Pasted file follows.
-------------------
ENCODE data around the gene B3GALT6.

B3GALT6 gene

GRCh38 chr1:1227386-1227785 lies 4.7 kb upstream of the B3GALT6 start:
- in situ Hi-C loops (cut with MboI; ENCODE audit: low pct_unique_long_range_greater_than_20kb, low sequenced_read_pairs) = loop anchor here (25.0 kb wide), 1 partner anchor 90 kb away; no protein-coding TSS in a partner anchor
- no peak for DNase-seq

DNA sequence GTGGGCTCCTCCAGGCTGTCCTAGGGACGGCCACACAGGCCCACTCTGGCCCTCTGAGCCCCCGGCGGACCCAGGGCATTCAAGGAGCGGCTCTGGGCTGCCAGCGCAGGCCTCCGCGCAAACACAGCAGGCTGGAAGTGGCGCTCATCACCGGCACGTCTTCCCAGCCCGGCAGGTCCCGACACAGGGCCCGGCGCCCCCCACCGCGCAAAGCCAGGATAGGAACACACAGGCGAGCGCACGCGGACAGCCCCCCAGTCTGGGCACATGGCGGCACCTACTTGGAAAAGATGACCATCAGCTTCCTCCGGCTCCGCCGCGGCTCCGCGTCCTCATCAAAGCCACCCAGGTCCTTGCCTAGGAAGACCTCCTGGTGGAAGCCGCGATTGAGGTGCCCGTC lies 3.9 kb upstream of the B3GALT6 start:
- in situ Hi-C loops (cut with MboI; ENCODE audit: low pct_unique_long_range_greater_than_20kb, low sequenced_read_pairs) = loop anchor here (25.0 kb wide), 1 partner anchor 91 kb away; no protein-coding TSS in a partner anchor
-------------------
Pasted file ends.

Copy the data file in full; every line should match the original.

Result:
ENCODE data around the gene B3GALT6.

B3GALT6 gene

GRCh38 chr1:1227386-1227785 lies 4.7 kb upstream of the B3GALT6 start:
- in situ Hi-C loops (cut with MboI; ENCODE audit: low pct_unique_long_range_greater_than_20kb, low sequenced_read_pairs) = loop anchor here (25.0 kb wide), 1 partner anchor 90 kb away; no protein-coding TSS in a partner anchor
- no peak for DNase-seq

DNA sequence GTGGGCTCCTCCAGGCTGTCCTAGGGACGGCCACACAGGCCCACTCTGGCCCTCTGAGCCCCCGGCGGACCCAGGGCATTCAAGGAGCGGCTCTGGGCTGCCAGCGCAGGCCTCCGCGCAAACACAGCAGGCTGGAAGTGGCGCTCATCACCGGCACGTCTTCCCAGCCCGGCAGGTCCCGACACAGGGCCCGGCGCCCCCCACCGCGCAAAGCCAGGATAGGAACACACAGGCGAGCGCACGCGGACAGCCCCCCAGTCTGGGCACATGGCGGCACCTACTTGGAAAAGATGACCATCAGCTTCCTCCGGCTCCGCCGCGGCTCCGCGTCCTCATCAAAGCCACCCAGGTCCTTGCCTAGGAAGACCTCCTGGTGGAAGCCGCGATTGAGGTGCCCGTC lies 3.9 kb upstream of the B3GALT6 start:
- in situ Hi-C loops (cut with MboI; ENCODE audit: low pct_unique_long_range_greater_than_20kb, low sequenced_read_pairs) = loop anchor here (25.0 kb wide), 1 partner anchor 91 kb away; no protein-coding TSS in a partner anchor